Wednesday, April 23, 2014

What Teachers Can Learn from Sports Coaches - Cover Art

I'm pretty excited that the cover art for What Teachers Can Learn from Sports Coaches: A Playbook of Instructional Strategies hit my inbox today! The image is en route to Amazon, Barnes & Noble, etc., and should be updated on those sites soon. I think the design team at Routledge/Eye on Education did a great job!
What Teachers Can Learn from Sports Coaches: A Playbook of Instructional Strategies

Monday, April 21, 2014

Teaching Bell to Bell AND Wire to Wire

I watched more than my fair share of NCAA men's and women's basketball games during the 2014 March Madness. Though my bracket didn't last past the first few games and my teams didn't make it to the Final Four, I was reminded of a pretty valuable lesson for teachers and coaches.

In game after game, I noticed that the best coaches coached hard, teaching every opportunity they encountered, regardless of whether they were winning or losing, and regardless of whether they were up or down by a few points or many. This speaks volumes. It's easy to understand how and why a coach would be fully invested and coaching hard with 30 seconds to go in a close game. It's much more interesting, though, to watch a coach fully invested in his or her team up or down by 20 points or with a lineup full of bench players. It's a safe bet that these coaches, the ones who teach and coach hard buzzer to buzzer, also teach and coach hard wire to wire, or from the beginning of the season right up until the final buzzer of the final game.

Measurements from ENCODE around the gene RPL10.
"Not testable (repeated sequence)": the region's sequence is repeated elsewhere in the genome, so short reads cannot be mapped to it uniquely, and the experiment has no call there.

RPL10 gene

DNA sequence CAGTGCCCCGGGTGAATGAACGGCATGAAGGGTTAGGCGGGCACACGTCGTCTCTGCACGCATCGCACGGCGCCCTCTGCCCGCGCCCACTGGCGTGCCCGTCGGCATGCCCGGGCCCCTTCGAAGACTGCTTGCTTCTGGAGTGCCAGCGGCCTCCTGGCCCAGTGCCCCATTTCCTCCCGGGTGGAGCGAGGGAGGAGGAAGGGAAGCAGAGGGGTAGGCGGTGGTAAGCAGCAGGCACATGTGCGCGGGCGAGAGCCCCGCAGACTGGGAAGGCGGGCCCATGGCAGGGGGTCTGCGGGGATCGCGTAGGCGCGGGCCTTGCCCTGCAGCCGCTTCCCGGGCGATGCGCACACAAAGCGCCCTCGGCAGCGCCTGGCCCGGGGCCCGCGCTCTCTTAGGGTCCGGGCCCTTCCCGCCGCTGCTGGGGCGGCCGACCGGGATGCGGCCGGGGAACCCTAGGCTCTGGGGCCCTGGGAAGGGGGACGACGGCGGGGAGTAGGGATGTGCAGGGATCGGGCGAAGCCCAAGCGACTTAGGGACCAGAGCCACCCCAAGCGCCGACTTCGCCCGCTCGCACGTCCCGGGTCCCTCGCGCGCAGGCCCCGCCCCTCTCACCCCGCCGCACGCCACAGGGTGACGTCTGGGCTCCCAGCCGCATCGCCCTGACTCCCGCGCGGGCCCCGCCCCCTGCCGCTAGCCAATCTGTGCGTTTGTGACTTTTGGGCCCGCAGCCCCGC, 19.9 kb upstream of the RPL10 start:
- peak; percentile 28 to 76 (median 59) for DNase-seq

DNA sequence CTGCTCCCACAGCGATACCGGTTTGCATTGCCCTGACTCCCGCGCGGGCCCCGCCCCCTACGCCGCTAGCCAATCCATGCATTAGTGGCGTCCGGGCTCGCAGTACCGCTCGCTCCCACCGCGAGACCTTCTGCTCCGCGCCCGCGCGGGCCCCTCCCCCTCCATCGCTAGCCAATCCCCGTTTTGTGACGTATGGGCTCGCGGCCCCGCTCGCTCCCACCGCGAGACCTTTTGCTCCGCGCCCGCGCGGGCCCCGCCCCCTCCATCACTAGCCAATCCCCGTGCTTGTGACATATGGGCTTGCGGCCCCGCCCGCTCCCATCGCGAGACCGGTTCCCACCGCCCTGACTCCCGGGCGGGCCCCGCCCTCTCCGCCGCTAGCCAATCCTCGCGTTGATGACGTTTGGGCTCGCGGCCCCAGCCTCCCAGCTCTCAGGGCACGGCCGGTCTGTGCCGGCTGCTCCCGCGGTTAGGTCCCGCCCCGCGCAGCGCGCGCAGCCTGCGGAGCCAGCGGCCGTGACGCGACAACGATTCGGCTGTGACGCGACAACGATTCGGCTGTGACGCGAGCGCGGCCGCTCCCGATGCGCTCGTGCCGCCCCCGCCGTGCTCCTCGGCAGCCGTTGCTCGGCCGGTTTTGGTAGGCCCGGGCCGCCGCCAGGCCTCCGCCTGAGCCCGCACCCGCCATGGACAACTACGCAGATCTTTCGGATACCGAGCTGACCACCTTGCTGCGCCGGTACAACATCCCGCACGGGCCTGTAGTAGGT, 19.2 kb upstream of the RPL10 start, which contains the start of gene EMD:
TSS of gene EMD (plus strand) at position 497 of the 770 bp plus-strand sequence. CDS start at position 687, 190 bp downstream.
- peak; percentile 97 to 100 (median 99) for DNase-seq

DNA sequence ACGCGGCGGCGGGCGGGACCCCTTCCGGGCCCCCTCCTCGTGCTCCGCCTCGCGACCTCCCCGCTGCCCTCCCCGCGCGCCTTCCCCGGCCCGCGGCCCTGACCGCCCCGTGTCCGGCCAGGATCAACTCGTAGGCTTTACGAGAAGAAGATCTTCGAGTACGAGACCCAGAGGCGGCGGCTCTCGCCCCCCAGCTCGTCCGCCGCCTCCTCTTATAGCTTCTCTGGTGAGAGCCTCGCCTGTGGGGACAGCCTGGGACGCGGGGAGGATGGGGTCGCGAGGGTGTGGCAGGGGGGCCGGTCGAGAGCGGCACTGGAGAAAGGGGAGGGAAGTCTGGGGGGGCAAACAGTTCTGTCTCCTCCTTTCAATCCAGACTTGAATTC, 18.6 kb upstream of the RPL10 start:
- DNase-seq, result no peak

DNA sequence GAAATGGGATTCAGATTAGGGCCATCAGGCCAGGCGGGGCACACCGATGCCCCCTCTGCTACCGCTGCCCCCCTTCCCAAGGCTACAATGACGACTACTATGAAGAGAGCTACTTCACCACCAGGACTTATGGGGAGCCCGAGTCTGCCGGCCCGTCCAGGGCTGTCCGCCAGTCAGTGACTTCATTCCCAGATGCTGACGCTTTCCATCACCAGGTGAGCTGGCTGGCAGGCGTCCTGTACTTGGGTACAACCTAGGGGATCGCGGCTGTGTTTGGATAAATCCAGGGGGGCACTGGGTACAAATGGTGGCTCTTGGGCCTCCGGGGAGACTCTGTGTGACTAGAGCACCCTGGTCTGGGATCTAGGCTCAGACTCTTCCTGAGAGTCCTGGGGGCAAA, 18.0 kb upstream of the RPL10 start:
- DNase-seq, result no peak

The best classroom teachers teach bell to bell and the best administrators expect bell to bell teaching from their teachers. The best classroom teachers also teach wire to wire. Almost all teachers begin each school year with renewed passion for teaching, renewed enthusiasm, excitement, etc. The end of the year, those last several weeks when seniors develop senioritis and the rest of the kids start dreaming of summer vacation, really separates the best teachers from the rest because the best are determined to teach wire to wire. The best teachers don't add in video after video for the last few weeks of school to wind down the year, but rather increase their own efforts to keep kids engaged and maximize every remaining minute of the school year. It might be tempting for teachers to take it down a notch after state testing or AP exams, but the best teachers go bell to bell and wire to wire.

Be sure to look for What Teachers Can Learn from Sports Coaches: A Playbook of Instructional Strategies from Routledge/Eye on Education coming in August, 2014. To join the conversation, use #coachteach on Twitter and Facebook.

Tuesday, April 8, 2014

Teaching Simple (but not easy) Life Lessons

For teachers and coaches, conveying life lessons to students and players stands as one of the most important pillars of teaching and impacting kids. Generally speaking, the life lessons we try to teach our students and players are pretty simple: make good choices, choose friends wisely, don't seek instant gratification, hard work pays off, struggle can develop grit, plan ahead, etc. For students, following through and actualizing these life lessons rarely is easy. Simple? Yes. Easy? No.

Being up front with students and players about this dilemma while teaching life lessons gets their attention and forces them to begin to think ahead. If kids can think ahead and have an idea about how they will respond once they find themselves in certain situations, situations in which they must make good choices, they are far more likely to follow through with the simple (but not easy) life lessons they're being taught daily.